Episode 3: Wales
Filmed on location in: UK and Ireland
From picturesque landscapes to cultural icons and from historical monuments to engineering greatness, Wales has forged a vibrant and unique identity within Britain. This is a land of myth and majesty, of legendary kings and warrior rebels.
From picturesque landscapes to cultural icons and from historical monuments to engineering greatness, Wales has forged a vibrant and unique identity within Britain. This is a land of myth and majesty, of legendary kings and warrior rebels. With more castles per square mile than anywhere else in the world, here lie the hills that put the Stone in Stonehenge and the secret hideaways where Led Zeppelin and Queen changed the history of rock. This is a country that bears the indelible marks of 2000 years of invasion, but that forged its own destiny from the great monuments of its industrial past. This show explores the incredible culture, architecture and engineering of a nation that never once lost its identity.
Descending over Snowdonia National Park, we discover one of Wales’s engineering marvels: the Snowdon Mountain Railway, a 4.7-mile train line running up to the summit of Britain’s second largest mountain, Mount Snowdon. Steam locomotives pull Victorian carriages all the way bringing over 130,000 passengers to the top each year. Wales is also home to the world’s highest aqueduct. Reaching a height of 126 feet, the Pontcysyllte Aqueduct is a prime example of early 19th century engineering and still in operation today over 200 years since it was built. Dotted throughout the landscape we find many examples of the Welsh industrial past, from the coal collieries of the south to the slate quarries of the north and the steel city of Port Talbot. For generations coal, slate and steel were the prime sources of employment in Wales, with jobs being passed down from father to son.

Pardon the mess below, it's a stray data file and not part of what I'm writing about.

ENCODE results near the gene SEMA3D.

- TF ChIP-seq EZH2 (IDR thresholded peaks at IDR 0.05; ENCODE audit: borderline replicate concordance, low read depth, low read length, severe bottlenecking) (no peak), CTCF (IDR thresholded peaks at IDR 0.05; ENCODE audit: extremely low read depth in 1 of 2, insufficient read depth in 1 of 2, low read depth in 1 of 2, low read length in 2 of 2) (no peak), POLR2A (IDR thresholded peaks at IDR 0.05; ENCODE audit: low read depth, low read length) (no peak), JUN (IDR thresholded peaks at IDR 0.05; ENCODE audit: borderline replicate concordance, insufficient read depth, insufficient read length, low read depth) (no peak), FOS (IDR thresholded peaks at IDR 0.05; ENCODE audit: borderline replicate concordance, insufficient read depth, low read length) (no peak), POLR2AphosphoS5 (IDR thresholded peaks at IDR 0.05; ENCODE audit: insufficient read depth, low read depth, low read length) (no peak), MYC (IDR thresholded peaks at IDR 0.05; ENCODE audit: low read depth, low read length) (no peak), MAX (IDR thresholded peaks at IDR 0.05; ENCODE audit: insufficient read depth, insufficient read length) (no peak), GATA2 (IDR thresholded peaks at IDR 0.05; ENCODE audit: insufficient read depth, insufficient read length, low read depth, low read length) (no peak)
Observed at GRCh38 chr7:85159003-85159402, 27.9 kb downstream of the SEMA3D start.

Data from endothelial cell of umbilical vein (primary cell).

Wales is also home to some of Britain’s best designed castles. In an attempt to bring the Welsh under English control, the medieval king Edward I constructed a ring of stone in north Wales, consisting of powerful strongholds like Harlech, Conwy and Caernarfon Castles. But today, culture has a much greater presence than war and Wales’s majestic countryside has attracted musicians from far and wide, including Led Zeppelin who recorded at Robert Plant’s cottage Bron-Yr-Aur. Rockfield Studios is another magnet for musicians. This is where some of the most iconic albums in music history have been recorded, by bands such as Coldplay, Queen, Oasis and Motorhead.
Wales itself has produced many artists, actors and creative icons, from music legends such as Tom Jones and Shirley Bassey to some of the world’s greatest actors such as Richard Burton, Catharine Zeta Jones and Anthony Hopkins, and the documentary reveals the extraordinary locations associated with these celebrities. Wales is also the birthplace of what is considered the greatest children’s author of all time, Roald Dahl. Dahl grew up in the Cardiff suburb of Llandaff, where he gained most of his inspiration to fuel his iconic novels.
Aerial Britain: Wales is a feast for the senses and a mine of fascinating tales and extraordinary characters. So come with us, soar high above fairy tale castles and over sparkling rivers, and meet a people defined by poetry, song and sport.